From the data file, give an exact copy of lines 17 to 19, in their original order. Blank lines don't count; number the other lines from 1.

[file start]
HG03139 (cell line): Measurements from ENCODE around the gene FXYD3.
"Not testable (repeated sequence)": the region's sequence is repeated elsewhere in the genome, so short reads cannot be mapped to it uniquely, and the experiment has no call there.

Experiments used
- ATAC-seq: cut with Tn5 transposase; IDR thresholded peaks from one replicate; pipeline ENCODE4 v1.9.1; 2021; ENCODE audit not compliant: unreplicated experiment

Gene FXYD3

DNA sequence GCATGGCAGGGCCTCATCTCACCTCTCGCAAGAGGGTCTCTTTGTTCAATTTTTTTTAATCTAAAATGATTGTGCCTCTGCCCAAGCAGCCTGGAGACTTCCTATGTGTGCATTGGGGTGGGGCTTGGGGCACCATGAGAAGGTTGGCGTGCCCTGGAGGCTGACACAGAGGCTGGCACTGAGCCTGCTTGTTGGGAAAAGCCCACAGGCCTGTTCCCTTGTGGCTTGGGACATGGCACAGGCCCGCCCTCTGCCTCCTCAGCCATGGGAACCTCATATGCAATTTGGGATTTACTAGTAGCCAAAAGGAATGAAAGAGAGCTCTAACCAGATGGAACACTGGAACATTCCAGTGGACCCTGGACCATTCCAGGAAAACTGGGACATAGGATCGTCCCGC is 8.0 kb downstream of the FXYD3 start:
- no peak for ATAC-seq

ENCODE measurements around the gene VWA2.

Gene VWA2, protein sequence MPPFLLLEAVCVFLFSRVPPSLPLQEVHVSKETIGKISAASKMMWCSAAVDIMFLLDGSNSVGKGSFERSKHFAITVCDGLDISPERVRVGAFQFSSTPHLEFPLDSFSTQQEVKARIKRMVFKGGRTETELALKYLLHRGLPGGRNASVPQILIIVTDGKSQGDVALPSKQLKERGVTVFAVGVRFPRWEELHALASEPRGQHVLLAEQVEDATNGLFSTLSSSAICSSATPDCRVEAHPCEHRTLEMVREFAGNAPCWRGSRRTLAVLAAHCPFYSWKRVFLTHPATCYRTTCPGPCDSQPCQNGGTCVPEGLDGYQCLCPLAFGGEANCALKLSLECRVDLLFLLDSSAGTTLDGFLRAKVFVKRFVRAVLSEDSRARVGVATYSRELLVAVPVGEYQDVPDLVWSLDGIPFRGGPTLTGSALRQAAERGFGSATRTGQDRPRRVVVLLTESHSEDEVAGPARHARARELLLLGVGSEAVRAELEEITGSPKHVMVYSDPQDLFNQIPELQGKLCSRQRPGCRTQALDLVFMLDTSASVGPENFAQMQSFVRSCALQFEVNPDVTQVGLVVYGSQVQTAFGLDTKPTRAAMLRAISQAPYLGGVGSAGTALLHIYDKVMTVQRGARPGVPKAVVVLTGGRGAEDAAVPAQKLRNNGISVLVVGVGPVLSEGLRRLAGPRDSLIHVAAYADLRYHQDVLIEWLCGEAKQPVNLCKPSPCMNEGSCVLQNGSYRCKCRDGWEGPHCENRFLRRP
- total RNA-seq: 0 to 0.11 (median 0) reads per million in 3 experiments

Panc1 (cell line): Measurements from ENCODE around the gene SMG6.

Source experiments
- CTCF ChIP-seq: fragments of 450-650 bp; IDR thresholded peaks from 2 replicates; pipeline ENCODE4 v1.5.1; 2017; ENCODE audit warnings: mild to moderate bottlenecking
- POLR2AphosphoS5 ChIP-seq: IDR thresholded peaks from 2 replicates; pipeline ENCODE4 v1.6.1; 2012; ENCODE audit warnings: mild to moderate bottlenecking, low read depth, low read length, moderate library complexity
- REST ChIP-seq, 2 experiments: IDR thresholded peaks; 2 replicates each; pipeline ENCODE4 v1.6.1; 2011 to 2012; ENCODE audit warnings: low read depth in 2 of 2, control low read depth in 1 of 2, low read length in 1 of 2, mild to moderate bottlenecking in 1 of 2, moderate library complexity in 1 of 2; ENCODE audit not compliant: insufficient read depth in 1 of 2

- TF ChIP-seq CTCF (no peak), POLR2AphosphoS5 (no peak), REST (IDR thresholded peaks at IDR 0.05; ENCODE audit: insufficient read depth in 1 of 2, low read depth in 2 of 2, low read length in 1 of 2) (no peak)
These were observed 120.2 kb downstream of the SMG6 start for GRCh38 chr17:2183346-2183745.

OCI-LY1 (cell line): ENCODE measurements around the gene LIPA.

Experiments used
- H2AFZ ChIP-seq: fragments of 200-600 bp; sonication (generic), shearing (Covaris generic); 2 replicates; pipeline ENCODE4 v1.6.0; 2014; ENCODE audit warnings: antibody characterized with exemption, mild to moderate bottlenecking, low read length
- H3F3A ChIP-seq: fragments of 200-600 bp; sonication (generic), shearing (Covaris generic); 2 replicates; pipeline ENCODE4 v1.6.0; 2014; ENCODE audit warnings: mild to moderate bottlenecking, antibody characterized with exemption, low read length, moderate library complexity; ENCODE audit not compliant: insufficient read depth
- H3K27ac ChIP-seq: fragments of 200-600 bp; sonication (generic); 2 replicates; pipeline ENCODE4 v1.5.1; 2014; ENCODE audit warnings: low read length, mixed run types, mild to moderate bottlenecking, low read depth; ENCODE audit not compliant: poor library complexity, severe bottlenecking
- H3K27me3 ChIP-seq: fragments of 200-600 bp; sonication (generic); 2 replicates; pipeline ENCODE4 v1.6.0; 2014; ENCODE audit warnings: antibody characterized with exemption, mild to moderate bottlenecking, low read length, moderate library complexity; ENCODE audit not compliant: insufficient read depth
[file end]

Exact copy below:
These were observed 120.2 kb downstream of the SMG6 start for GRCh38 chr17:2183346-2183745.

OCI-LY1 (cell line): ENCODE measurements around the gene LIPA.

Experiments used